Long before Trump, the Republican Party adopted as a key article of faith that more government was bad. We worked overtime to squeeze it and shrink it, to drown it in the bathtub, as anti-tax activist Grover Norquist liked to say. But somewhere along the way, it became, “all government is bad.” Now we are in a crisis that can be solved only by massive government intervention. That’s awkward.
Next, somehow, the party of idealistic Teddy Roosevelt, pragmatic Bob Dole and heroic John McCain became anti-intellectual, by which I mean, almost reflexively opposed to knowledge and expertise. We began to distrust the experts and put faith in, well, quackery. It was 2013 when former Louisiana governor Bobby Jindal said the Republican Party “must stop being the stupid party.” By 2016, the party had embraced as its nominee a reality-TV host who later suggested that perhaps the noise from windmills causes cancer.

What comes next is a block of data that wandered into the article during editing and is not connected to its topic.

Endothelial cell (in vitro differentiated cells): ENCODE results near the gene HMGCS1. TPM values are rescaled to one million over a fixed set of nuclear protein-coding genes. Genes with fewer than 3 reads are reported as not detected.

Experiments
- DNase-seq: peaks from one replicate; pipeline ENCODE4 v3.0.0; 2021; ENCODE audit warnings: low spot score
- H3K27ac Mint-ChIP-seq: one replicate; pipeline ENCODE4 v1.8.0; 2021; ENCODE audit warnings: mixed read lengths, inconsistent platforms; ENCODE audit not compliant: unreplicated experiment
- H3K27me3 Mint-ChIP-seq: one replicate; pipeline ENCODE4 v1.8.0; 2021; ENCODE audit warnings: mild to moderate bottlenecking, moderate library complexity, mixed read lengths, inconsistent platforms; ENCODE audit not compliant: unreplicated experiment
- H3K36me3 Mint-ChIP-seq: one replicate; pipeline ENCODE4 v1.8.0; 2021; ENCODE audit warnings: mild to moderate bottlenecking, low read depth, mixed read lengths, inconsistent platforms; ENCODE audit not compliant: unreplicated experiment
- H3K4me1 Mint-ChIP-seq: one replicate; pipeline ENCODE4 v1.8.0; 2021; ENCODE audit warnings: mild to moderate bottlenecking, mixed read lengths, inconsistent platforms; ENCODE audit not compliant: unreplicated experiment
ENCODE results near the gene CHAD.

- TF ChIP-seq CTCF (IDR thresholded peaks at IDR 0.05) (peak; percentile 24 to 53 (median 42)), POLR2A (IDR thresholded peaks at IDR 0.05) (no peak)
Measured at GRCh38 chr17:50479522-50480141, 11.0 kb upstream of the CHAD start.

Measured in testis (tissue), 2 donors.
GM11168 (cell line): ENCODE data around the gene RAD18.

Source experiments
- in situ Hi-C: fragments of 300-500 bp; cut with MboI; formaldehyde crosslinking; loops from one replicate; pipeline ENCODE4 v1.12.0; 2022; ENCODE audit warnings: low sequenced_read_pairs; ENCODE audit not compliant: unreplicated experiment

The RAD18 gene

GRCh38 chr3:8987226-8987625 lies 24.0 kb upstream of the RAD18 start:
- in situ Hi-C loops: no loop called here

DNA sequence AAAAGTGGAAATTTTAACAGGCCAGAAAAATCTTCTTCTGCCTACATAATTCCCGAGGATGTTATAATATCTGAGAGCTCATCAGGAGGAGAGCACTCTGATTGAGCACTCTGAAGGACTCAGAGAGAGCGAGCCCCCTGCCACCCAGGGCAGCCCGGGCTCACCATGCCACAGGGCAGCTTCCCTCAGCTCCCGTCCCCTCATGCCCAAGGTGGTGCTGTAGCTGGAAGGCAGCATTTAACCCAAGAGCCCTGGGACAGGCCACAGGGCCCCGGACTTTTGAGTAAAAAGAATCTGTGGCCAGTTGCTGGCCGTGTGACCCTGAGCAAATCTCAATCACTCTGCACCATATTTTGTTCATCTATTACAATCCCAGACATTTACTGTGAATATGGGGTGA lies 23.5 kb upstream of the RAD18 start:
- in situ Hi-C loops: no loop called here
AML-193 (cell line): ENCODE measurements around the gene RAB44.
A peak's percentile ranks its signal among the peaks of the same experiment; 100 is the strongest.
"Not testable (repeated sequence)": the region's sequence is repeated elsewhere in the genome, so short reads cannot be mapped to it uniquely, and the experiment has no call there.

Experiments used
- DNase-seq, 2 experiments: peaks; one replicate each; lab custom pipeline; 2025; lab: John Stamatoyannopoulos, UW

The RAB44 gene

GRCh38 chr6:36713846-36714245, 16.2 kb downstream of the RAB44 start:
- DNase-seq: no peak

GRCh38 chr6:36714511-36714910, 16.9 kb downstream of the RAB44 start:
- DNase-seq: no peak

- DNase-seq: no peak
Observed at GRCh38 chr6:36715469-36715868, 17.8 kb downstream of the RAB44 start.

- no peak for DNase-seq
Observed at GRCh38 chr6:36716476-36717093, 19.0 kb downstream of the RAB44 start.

The Republican Party has gone from admiring William F. Buckley Jr., an Ivy League intellectual, to viewing higher education as a left-wing conspiracy to indoctrinate the young. In retribution, we started defunding education. Never mind that Republican leaders are among the most highly educated on the planet; it’s just that they now feel compelled to embrace ignorance as a cost of doing business. Sen. Ted Cruz of Texas, as an example, denounces “coastal elites” while holding degrees from Princeton University and Harvard Law School and having served as a Supreme Court clerk.